It seemed only a true blessing that the week I was binging on Jackass alone in my room was the week Jackass Live! was coming to Chicago. After MTV canceled the show in 2002, the legacy of Jackass lived on in three film installments (Jackass: The Movie, Jackass Number Two and Jackass 3D), a handful of reality-show spinoffs and annual national tours where guys from the show, now well into their forties, do their favorite stunts on stage in front of crowds of suburban metalheads with adult braces and necklaces bedecked with their collection of Monster Energy can pull-tabs. This time there was to be a Jackass Live! show with a full-on meet and greet with the B-list cast of Jackass: Dave England, Wee-Man, Preston and—my ultimate crush, the hottest of the idiots, the Party Boy himself—Chris Pontius.
Getting really into Jackass so late in life, at the ripe old age of 24, is kind of embarrassing, I’ll admit. But growing up, Jackassalways seemed like it was for those who belonged to the Ow, My Balls! School of Comedy—you know, for those who could get hit in the balls with a baseball and cry out in pain: “Ow, my balls!” When I was a kid, Jackass was never pitched as something that was for me—an anxious little girl with ragweed allergies who was called a “prude-ass virgin” by boys in AND1 tank tops because I never got finger-banged at summer camp. But now I was a grown up, well, sort of, and though I didn’t have any balls to speak of, I did have boobs, and what are boobs if not just two big chest balls? So I planned an elaborate “Ow, my boobs!” stunt, a hopeful collaboration with my comedy dirtbag hero, Chris Pontius.
I pulled all the strings I could possibly pull, called in every favor I had in Chicago, every last IOU, to get free passes to the meet and greet. I was going to get the unbearably hot, unbearably muscular, unbearably dumb Chris Pontius to punch me in the boob… until it exploded blood. It was time for my squirting nipples to find their rightful place in the pantheon of the grotesque. It was time for my disgusting art-making practices to rain blood upon Party Boy, to strike fear into the hearts of the AND1 tank-top boys.
Of course I wasn’t going to force Chris Pontius to punch me with such force that my frail, waiflike chest would literally erupt into a mess of blood and gore. As a woman, my body had experienced violence, but not in the same way as the Jackass dudes. Sure, I had never gotten the shit kicked out of me by one of my dude friends after chugging fifty shots of eggnog (see Jackass Season One, Episode Eight), but I had gotten an old Korean lady to pour molten-hot wax onto my vaginal lips and had my wiry pubes ripped out in the psychotic ritual known as “bikini waxing.” Female bodies get violated enough on a daily basis. So instead of asking him to punch me in the real-live breast, I came up with a plan to build a cartoonish, Pee-wee’s Playhouse-esque boob to offer up to Party Boy as a body-horror punching bag.
I devoted hours and hours to constructing this elaborate exploding-boob device, a papier-mâché breast that, when punched, would explode via an elaborate blood-spraying mechanism. I painstakingly planned and choreographed every move, every minute detail of this stunt. After the entire mechanism was constructed, I tested it out to see if it would work. I put the prosthetic exploding boob in my bra, atop my own non-exploding boob, I readied the hoses, cranked the valves, twisted the nozzles, looked my friend Alex dead in the eyes and said, “Alex, I’m ready. Punch me in the tit.”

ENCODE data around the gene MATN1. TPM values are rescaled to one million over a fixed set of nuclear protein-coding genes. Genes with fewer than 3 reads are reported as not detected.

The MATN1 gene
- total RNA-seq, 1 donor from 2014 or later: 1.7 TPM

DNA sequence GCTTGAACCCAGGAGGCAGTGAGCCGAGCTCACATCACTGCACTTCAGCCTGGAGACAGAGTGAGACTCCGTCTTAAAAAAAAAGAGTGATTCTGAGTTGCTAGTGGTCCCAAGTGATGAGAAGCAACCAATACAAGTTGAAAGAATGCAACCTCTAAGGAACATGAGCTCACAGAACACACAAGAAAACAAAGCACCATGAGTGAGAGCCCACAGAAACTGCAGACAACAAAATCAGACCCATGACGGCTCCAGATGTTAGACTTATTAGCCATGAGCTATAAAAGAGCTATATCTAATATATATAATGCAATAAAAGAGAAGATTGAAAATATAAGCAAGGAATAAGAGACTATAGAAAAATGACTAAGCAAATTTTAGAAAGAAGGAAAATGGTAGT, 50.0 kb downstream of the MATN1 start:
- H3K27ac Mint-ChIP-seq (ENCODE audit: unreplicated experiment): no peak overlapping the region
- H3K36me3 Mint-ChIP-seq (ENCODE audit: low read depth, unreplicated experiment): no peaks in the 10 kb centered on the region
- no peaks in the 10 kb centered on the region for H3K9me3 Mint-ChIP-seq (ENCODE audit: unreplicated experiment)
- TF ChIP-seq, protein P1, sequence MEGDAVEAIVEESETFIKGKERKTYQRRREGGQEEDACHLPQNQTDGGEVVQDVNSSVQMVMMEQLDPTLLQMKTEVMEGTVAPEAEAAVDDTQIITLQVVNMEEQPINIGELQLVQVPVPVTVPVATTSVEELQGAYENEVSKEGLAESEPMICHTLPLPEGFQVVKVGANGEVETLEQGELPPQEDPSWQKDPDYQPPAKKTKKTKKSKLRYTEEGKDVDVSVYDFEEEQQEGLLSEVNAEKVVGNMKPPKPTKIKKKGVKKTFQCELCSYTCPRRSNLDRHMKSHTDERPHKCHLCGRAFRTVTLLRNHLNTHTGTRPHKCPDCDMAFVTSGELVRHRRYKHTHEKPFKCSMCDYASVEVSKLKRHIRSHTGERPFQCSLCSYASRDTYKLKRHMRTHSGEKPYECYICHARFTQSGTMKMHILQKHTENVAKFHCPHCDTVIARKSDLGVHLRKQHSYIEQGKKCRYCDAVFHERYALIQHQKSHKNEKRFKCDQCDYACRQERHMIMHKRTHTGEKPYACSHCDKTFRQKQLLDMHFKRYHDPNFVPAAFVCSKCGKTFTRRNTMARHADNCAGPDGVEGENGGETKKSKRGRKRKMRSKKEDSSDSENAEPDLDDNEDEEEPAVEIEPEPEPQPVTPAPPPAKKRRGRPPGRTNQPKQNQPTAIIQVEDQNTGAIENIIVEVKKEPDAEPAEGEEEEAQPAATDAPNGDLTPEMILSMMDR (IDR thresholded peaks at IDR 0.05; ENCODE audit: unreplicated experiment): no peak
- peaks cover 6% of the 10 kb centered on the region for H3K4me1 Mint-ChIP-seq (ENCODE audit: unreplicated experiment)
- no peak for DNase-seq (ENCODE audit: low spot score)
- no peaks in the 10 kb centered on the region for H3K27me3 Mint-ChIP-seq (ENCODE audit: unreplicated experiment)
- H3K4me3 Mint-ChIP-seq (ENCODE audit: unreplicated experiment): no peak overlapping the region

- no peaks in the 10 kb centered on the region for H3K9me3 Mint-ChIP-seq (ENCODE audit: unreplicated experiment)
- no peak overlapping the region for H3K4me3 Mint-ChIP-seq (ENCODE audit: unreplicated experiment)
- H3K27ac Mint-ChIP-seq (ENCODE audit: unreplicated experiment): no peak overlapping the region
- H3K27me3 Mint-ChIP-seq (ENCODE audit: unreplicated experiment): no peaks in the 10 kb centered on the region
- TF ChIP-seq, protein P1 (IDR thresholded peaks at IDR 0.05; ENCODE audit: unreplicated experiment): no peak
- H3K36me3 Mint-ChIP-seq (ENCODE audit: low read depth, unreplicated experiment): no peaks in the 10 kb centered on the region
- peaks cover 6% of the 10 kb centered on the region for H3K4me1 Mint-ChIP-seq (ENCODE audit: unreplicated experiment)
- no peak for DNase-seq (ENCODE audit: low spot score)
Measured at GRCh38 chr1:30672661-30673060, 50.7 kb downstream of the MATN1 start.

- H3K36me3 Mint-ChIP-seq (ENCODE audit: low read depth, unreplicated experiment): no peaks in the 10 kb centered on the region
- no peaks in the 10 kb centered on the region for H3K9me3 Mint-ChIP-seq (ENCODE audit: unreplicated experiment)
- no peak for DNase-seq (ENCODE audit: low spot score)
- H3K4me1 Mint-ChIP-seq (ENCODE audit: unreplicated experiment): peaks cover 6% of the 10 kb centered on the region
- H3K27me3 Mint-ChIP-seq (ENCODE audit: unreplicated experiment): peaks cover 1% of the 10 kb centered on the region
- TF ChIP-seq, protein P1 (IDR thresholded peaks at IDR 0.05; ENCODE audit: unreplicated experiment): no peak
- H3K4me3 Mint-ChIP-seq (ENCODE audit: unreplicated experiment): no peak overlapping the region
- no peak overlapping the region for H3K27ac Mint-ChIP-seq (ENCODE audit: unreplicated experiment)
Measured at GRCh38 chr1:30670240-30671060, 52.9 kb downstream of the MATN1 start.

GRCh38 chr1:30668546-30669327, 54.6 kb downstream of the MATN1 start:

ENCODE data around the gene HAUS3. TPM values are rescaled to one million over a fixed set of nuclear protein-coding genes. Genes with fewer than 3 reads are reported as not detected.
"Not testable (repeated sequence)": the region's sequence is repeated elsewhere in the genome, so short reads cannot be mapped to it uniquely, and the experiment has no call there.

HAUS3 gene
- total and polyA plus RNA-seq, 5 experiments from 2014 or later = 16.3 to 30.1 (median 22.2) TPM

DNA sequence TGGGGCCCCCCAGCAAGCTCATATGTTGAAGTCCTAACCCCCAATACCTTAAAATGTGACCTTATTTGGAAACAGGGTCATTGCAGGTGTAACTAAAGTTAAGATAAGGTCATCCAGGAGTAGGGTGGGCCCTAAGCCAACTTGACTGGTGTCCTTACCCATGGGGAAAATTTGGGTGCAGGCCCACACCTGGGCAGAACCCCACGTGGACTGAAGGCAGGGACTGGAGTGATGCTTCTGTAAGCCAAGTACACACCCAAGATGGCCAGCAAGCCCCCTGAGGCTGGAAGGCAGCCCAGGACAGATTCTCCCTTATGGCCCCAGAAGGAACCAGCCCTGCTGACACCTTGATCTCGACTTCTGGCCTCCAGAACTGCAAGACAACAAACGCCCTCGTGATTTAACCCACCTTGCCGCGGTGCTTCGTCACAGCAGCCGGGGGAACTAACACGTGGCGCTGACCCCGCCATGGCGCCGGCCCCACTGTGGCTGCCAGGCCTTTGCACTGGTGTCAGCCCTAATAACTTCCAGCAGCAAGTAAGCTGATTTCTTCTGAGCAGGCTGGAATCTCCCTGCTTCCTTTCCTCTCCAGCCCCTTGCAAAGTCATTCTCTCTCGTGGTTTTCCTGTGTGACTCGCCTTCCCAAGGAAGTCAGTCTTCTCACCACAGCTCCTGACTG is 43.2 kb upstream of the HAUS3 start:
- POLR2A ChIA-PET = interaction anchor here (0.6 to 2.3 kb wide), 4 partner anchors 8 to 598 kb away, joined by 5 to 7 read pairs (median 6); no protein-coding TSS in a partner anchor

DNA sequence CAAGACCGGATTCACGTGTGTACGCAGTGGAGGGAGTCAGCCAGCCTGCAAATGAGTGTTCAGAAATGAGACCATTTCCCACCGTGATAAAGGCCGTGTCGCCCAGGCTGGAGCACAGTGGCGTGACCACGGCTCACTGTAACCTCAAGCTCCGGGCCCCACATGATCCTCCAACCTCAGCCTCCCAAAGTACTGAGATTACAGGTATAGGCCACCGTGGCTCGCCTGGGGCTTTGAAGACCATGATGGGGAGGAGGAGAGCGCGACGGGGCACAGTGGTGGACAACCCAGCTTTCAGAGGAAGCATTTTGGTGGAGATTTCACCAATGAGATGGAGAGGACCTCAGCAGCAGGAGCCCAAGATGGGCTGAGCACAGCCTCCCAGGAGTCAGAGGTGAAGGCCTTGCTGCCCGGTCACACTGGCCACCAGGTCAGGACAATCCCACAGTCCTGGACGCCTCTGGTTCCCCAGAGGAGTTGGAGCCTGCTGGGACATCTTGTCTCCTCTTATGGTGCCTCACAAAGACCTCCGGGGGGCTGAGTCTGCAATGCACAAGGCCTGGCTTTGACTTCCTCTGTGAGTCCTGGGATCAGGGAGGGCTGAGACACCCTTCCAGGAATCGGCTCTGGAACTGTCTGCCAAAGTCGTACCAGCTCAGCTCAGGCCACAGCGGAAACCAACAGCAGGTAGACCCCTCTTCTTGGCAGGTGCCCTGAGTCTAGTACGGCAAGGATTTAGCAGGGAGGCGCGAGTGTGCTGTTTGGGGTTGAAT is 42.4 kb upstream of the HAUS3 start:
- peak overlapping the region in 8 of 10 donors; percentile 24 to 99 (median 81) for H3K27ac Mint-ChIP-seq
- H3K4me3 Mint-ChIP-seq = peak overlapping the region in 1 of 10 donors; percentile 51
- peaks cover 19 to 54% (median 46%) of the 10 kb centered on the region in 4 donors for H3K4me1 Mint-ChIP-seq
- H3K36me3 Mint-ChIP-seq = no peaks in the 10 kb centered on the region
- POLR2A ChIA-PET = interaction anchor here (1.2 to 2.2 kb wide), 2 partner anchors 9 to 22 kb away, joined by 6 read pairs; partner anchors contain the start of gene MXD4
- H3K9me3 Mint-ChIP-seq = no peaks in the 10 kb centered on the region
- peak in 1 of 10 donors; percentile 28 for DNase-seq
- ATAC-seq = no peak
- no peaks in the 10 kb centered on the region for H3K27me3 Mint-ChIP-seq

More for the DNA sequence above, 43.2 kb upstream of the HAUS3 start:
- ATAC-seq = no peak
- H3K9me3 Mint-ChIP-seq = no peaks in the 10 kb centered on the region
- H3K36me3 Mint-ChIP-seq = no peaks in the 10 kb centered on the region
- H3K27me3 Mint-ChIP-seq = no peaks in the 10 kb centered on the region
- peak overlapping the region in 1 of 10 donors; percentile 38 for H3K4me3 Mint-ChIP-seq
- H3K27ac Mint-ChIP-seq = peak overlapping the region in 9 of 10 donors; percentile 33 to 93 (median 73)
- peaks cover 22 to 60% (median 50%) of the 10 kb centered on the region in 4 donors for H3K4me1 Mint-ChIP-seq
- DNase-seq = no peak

And wincing at the thought of punching such a fragile, fair-skinned, wide-eyed little girl in the tit, my poor friend Alex wound up and punched me as hard as he could right square in my little tit, which, props to him, is hard to really nail on the first try, considering how small it is. The boob exploded with a crisp, clear pop, spraying my bathroom in warm, wet Party City blood. It hurt like hell, but the bathroom test proved successful. Needless to say, showing up at the Jackass Live! meet and greet days later with a crew of seven of my idiot friends, all carrying cameras, tarps, hoses and an exploding boob sculpture, replete with a hot-pink hand-painted nipple, absolutely horrified the boys of Jackass. After waiting in line for two hours, behind hundreds of Monster Energy–chugging skater dudes in Metallica t-shirts and chain wallets, I finally pitched my amazing idea to Chris Pontius, the dirtbag love of my life. And Chris, seemingly out of his mind on an extreme cocktail of drugs and booze, cowered in fear and said: “I don’t know, man, I don’t wanna punch no girl in the tit, I mean one day we’ll be punching girls left and right, but not today man, not today.”
Party Boy never punched me, only my friend Alex in my bathroom on that fateful day. So, I endured the horrible breast cancer scare, the agony of making my poor mother cry, the hours spent sculpting a prosthetic boob, the hope, the excitement, the anticipation… all for Chris Pontius to reject me in a drunken, babbling rant about getting to punch women “one day.”
After all was said and punched, why did I go through all the trouble—the bleeding nipple, the hospital visits, the thousand-dollar medical bill, the stained bras—for a stunt? This is something you only ask yourself once you’re lying tit-out on a hospital bed, nipple covered in cold ultrasound goo, unblinking eyes staring directing upwards at the harsh fluorescent hospital lights above, saying over and over to yourself: Why the literal fuck did I go through all that shit? What is the greater purpose of all this?
What good can an “Ow, my boobballs!” joke actually do for a broken world?
When I’m onstage, I use a wide array of shocking and outlandish costumes and props in my act: exploding boobs with handpainted hairy nipples, bubbling cauldrons of cum and Cool Ranch Doritos, bags of my very own pubic hair and pubic dandruff. I’m no hero, but the goal in my comedy, whether it’s the squirting pepperoni pizza nipple drawings or the exploding boob sculptures, is to make people feel uncomfortable about the violent world they are so comfortable in. To help them confront the strangeness and violence of being a human in a body, and, particularly, of being female in America. Some nights, at a bar in Wrigleyville, I wave around a bag of my own pubes in front of an audience of Cubs bros with boat shoes and jobs in insurance. I am woman, hear me roar, stare in disgust and wonder at my glorious pubes in this bag!
The combination of shock and humor in gross-out comedy creates a whiplash effect—at first it terrifies and repels viewers, and then it draws them closer. Who knows: maybe a bag of pubes onstage at a comedy show in a dimly lit bar will disrupt the regular thought patterns of the dudes in the audience, such that they can say, Oh, I get it, even if they’ve never undergone a bikini wax at the hands of a stern Korean grandma muttering “I’ve never seen pubes so thick” under her breath. Or maybe not. Like in Jackass, the butt of the joke in my comedy is always mine.